Stony Brook (Boston)

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Stony Brook is a major watercourse, now almost entirely covered, in the city of Boston, USA. It runs through a culvert for 7.5 miles, along almost its entire length; despite being underground, it is the largest tributary stream of the lower Charles River.[1] It originates at Turtle Pond in the Stony Brook Reservation; it flows through Hyde Park, Roslindale, Jamaica Plain, and Roxbury. It empties into the Charles River Basin just upstream of the Massachusetts Avenue bridge; it formerly emptied into the Back Bay when that was a tidal estuary of the Charles River.

In the 18th century, water-powered industry grew up along it (including Pierpoint('s) Mill[2]) and it served as the sewer (excluding human waste) for the neighborhoods it ran through.

The Boston and Providence Railroad (now the Providence/Stoughton Line) was built along the valley of Stony Brook in 1834.

In the 19th century, many breweries and other industries grew up along Stony Brook.[3]

In the late 19th century, various parts of Stony Brook were converted into underground culverts or sewers. In around 1882, the Back Bay Fens were dredged to convert them into a holding basin for storm overflow from Stony Brook, following Olmsted's plan, and at around the same time its waters were diverted into an intercepting sewer near the current Ruggles Station.

Stony Brook Gate House cleaning, 1880
Stony Brook enters the sewer system

Notes[edit]

  1. ^ Weiskel, Peter K.; Barlow, Lora K.; Smieszek, Tomas W. "Water Resources and the Urban Environment, Lower Charles River Watershed, Massachusetts, 1630–2005". CIR 1280, Water Resources and the Urban Environment, Lower Charles River Watershed, Massachusetts, 1630–2005. US Geological Survey, US Department of the Interior. Retrieved 2 September 2017.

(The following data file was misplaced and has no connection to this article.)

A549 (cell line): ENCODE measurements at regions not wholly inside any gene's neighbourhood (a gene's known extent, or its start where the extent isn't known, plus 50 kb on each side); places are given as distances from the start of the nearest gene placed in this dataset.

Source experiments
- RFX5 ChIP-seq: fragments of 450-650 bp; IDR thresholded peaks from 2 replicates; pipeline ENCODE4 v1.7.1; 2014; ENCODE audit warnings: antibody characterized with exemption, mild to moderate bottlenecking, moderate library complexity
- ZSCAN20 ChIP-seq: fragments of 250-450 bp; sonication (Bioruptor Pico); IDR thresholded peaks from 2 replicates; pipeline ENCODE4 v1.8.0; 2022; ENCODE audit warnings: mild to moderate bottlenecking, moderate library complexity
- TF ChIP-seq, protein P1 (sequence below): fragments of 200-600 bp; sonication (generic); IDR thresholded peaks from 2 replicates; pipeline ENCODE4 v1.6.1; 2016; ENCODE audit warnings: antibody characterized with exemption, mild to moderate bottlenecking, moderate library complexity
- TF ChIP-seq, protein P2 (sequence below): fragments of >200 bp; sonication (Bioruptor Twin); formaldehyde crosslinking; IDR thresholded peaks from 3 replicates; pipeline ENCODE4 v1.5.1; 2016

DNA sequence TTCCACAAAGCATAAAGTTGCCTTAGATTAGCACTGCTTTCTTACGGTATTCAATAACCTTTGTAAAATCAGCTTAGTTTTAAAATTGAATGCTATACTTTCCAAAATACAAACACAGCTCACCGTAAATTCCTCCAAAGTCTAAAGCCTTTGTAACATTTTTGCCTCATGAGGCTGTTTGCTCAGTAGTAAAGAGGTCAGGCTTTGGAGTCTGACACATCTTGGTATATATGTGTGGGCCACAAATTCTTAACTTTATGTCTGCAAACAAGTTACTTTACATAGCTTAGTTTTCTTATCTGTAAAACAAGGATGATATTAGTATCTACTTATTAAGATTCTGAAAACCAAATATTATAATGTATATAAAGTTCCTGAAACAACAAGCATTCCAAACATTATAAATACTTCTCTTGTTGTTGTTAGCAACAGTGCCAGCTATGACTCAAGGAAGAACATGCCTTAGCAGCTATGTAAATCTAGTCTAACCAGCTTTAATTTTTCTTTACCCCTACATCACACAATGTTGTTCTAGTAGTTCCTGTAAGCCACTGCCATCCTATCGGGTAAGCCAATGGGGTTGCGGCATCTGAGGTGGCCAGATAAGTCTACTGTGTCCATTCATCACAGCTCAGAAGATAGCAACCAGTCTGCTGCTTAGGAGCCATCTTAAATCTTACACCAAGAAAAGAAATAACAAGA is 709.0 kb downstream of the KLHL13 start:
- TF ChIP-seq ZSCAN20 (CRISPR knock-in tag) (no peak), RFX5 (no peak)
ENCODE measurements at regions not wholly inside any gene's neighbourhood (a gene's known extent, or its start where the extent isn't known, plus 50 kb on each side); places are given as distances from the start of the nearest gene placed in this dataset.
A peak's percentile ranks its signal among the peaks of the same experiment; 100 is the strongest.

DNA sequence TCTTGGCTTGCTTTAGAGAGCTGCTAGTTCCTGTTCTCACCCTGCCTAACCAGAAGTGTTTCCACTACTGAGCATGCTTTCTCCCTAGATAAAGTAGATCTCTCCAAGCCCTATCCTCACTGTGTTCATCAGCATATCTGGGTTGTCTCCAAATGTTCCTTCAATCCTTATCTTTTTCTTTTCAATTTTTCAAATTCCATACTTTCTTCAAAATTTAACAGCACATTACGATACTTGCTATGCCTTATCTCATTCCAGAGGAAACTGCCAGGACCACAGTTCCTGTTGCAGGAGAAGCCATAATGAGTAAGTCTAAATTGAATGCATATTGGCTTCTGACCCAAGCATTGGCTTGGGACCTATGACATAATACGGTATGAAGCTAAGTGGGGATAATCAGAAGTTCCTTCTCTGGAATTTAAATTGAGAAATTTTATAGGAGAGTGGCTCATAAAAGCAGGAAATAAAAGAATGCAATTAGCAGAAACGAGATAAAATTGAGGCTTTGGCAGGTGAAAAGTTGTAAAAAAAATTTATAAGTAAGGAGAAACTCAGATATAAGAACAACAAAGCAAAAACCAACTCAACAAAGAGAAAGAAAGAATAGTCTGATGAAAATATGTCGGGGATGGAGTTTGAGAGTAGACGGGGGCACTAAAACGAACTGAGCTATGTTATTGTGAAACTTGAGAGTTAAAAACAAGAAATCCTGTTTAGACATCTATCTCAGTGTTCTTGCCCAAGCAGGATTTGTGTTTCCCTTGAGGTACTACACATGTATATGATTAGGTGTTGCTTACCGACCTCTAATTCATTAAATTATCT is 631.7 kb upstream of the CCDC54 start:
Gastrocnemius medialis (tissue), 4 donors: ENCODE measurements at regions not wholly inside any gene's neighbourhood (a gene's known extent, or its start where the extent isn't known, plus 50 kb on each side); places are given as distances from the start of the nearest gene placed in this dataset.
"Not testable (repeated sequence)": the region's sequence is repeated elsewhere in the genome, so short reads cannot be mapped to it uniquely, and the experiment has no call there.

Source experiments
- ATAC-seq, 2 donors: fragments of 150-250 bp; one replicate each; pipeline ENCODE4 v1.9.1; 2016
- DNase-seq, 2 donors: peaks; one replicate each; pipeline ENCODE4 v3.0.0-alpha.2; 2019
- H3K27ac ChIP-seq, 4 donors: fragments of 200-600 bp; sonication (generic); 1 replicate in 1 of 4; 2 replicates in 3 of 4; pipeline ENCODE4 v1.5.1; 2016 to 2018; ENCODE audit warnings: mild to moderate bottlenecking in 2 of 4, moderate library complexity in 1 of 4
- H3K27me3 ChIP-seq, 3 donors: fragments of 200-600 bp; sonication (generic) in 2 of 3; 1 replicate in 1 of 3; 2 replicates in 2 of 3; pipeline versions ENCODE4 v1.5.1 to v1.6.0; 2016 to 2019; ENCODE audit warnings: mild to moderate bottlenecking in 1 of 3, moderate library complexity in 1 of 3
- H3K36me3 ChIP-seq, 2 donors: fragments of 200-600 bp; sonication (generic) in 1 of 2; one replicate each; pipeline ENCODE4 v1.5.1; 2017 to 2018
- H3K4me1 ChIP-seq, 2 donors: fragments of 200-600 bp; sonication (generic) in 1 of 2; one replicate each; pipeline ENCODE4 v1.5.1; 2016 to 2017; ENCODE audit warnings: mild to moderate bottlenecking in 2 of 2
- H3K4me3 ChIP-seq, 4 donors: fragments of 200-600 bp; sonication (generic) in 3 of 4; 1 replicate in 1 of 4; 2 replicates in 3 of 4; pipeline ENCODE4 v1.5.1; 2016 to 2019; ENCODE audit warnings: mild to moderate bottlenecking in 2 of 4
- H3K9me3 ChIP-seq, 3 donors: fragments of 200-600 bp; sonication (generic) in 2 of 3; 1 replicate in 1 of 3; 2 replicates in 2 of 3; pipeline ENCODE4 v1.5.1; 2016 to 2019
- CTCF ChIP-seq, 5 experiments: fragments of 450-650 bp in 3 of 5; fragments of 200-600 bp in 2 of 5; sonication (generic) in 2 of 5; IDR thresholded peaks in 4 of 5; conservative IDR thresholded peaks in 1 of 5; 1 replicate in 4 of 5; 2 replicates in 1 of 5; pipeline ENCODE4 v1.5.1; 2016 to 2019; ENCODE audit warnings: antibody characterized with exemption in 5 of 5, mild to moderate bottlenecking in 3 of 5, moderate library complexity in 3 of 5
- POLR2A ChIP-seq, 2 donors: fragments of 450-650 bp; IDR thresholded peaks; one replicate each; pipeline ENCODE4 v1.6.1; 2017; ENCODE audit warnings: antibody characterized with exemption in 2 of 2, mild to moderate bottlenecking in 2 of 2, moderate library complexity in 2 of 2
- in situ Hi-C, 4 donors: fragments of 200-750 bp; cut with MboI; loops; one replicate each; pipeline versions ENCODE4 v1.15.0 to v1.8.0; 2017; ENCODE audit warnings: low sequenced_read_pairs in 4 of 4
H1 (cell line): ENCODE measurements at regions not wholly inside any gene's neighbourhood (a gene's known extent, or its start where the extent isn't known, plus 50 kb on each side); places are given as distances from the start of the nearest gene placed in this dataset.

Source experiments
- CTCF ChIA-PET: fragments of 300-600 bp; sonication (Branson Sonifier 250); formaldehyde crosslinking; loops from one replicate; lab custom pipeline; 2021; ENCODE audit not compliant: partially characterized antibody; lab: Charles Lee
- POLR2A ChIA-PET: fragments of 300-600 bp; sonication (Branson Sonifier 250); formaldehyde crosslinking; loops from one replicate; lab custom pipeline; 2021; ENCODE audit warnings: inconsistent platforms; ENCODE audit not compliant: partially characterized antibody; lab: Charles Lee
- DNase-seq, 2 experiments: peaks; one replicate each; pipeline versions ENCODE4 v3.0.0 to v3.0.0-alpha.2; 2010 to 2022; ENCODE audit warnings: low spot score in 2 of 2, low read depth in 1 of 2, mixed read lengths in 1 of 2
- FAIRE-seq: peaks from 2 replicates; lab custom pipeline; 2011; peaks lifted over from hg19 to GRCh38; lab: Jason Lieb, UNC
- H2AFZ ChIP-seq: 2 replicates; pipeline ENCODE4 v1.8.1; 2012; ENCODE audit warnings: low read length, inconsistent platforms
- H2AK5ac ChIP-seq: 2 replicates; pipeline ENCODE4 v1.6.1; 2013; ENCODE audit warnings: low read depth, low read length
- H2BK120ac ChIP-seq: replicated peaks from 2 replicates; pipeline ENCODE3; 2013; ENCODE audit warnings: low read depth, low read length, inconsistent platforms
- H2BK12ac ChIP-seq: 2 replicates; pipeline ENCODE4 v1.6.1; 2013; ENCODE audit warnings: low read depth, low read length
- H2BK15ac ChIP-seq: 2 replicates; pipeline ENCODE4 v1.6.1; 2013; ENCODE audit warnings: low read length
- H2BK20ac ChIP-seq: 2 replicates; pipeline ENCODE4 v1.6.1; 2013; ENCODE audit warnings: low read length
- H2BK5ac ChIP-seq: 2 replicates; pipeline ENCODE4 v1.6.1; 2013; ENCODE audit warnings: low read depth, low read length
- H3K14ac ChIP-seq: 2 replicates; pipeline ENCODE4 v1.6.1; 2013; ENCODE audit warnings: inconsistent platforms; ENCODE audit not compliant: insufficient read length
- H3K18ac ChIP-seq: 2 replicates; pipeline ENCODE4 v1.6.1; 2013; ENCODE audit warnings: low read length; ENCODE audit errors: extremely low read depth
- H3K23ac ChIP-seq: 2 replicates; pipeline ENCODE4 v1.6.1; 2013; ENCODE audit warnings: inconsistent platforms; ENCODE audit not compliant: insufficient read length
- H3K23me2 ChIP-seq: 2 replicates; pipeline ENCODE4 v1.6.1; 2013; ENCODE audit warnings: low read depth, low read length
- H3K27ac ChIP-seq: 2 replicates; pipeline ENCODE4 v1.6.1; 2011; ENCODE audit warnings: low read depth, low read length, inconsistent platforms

2. ^ "Boston, its environs and harbour, with the rebels works raised against that town in 1775, from the observations of Lieut. Page of His Majesty's Corps of Engineers, and from those of other gentlemen" [1]
  3. ^ "Stony Brook", Heart of the City Project, Center for Urban and Regional Policy, Northeastern University, a database of greenspaces in Boston: http://ksgaccman.harvard.edu/hotc/DisplayPlace.asp?id=11378

References[edit]

  • Weiskel, Peter K.; Barlow, Lora K.; Smieszek, Tomas W. "Water Resources and the Urban Environment, Lower Charles River Watershed, Massachusetts, 1630–2005": U.S. Geological Survey Circular 1280, 46 pages. CIR 1280, Water Resources and the Urban Environment, Lower Charles River Watershed, Massachusetts, 1630–2005. Retrieved 2 September 2017.
  • "Annual Report of the Street Department", February 1, 1892 in Documents of the City of Boston for the Year 1892, 2:110 at Google Books
  • Alex Krieger, David A. Cobb, and Amy Turner, Mapping Boston, p. 131ff
  • "A Sewer Runs Through It", The City Record and Boston News-Letter, blog page
  • "The Stony Brook During a Flood, c. 1890", The City Record and Boston News-Letter, blog page
  • Edwin Munroe Bacon, Walks and rides in the country round about Boston full text

External links[edit]

Coordinates: 42°20′20″N 71°05′10″W / 42.339°N 71.086°W / 42.339; -71.086